Playing out over nearly a decade, Zero Dark Thirty charts Maya’s investigation, its successes, pitfalls and red herrings – as well as Al-Qaeda’s subsequent attacks – right up to the discovery of Bin Laden’s hideout, and the SEAL Team Six assault on it in May 2011.

Paced like a police procedural drama, but with the soul and redemption of the United States on the line, Zero Dark Thirty maintains attention and interest throughout. It is, however, due to the mass media reporting of the events within it, utterly predictable from start to finish. Because of this, director Kathryn Bigelow, whose previous film The Hurt Locker was one of the most nail-bitingly tense cinematic experiences of the past 50 years, is never able to raise that kind tension from her latest project. Even one scene not widely reported in media, where an Al-Qaeda defector is brought to a CIA stronghold, fails to up the tension due to dialogue cues telegraphing the trajectory of the scene.

But while these elements work against Zero Dark Thirty, it is undeniably a finely crafted film. Tightly shot and edited, with a great score by Alexandre Desplat that always suits the locations and atmosphere, Bigelow’s film rolls steadily along thanks to Mark Boal’s deeply technical and well-researched script that balances tradecraft talk with flippant everyday language. “This is what defeat looks like, bro,” torture expert Dan (Jason Clarke) tells his victim to break him down. “Your jihad is over.”

The film never shies away from the dark realities of the manhunt, including some deeply unpleasant waterboarding sequences. But the realities of this torture seem hard to dispute and while the techniques are effective, Boal’s script never seems in favour of what is happening. Horror is met with further horror, and everyone suffers, even the surprisingly fragile torturers.

Chastain reveals herself once more to be one of the finest performers in American cinema today, capturing a character full of determination and loneliness. Her face displays her distaste for torture when she first witnesses it, but her voice is insistent when she says she won’t wait outside. Maya’s descent into hell for the love of her job is the cornerstone of the film, and Chastain carries this flawlessly as her obsession with her work drives her closer to both despair and her goal.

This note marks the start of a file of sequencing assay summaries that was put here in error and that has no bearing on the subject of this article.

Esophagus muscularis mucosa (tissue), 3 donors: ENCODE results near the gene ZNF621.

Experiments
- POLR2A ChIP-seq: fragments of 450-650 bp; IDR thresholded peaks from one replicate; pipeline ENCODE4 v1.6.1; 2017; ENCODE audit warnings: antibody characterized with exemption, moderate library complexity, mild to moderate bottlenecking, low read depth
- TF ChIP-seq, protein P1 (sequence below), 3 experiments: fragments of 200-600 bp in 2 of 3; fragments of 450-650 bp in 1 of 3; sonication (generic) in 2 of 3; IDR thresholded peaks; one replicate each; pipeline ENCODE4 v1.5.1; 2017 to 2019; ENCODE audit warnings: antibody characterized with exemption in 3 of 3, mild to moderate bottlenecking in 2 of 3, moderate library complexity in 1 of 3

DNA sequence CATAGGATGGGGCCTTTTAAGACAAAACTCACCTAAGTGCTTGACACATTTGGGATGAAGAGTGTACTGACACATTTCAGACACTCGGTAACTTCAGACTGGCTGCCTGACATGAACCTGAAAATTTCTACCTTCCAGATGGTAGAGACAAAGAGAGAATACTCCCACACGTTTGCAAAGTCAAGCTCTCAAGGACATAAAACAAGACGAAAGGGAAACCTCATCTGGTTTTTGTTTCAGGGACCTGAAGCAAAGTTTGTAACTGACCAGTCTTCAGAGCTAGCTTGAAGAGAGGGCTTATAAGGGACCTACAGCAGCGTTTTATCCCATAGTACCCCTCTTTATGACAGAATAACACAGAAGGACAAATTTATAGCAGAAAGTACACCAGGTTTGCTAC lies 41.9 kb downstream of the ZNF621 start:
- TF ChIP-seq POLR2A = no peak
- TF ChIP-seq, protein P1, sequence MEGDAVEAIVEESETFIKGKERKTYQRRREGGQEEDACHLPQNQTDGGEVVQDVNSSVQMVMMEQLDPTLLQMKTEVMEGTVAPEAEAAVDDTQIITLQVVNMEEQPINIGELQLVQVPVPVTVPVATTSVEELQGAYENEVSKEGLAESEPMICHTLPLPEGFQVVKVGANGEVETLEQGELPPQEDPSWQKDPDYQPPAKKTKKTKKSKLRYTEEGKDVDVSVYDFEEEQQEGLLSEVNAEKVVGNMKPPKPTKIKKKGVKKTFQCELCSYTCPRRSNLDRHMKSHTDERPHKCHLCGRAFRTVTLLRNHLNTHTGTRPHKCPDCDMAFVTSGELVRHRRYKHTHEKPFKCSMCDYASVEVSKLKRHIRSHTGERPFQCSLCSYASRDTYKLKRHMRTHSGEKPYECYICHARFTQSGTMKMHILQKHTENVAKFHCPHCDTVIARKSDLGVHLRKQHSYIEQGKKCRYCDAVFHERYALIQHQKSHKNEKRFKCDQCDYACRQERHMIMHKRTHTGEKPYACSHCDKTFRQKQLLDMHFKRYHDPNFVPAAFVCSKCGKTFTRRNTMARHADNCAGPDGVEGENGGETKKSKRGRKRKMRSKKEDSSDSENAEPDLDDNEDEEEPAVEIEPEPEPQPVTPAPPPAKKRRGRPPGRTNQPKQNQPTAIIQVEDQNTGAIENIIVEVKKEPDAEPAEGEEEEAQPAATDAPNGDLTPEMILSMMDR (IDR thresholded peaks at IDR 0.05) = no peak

The supporting players are mostly strong, with Clarke, Kyle Chandler and Jennifer Ehle all carrying their scenes appropriately. Only a brief cameo by James Gandolfini seems out of place, and somewhat unsuitable to the seriousness of the material. A temporary lull in the film’s midsection is interrupted gloriously by Mark Strong’s sudden bursting into the movie with a scenery-inhaling performance as a top-tier CIA honcho with a zero tolerance for bullshit.

Zero Dark Thirty never releases you from its grip, but the hold certainly loosens in the final act as the Navy SEALs make their play on the Bin Laden compound. An early set-back that seems overtly fictional is followed by the infiltration of the main building by a team of soldiers vastly outmanning and outgunning the terrorists within. It’s a superb reconstruction, but it is hardly a thrilling action sequence – more high-class documentary than Die Hard. Afterwards, the film’s final shot, a suitable catharsis, is one that has become a cliché of the modern spy movie genre, used repeatedly before in TV series such as 24 and Homeland. It’s hard not to feel that the reality was simply never as exciting as the fiction.

Still, Zero Dark Thirty is an excellent record of the secret takedown of a real-life supervillain, and the pacing and direction are overshadowed only by the film’s central performance. It is a worthy and timely piece of historical re-enactment, with plenty to say about the post-9/11 world and America’s role in it.

3/5

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Taken 2 much time and energy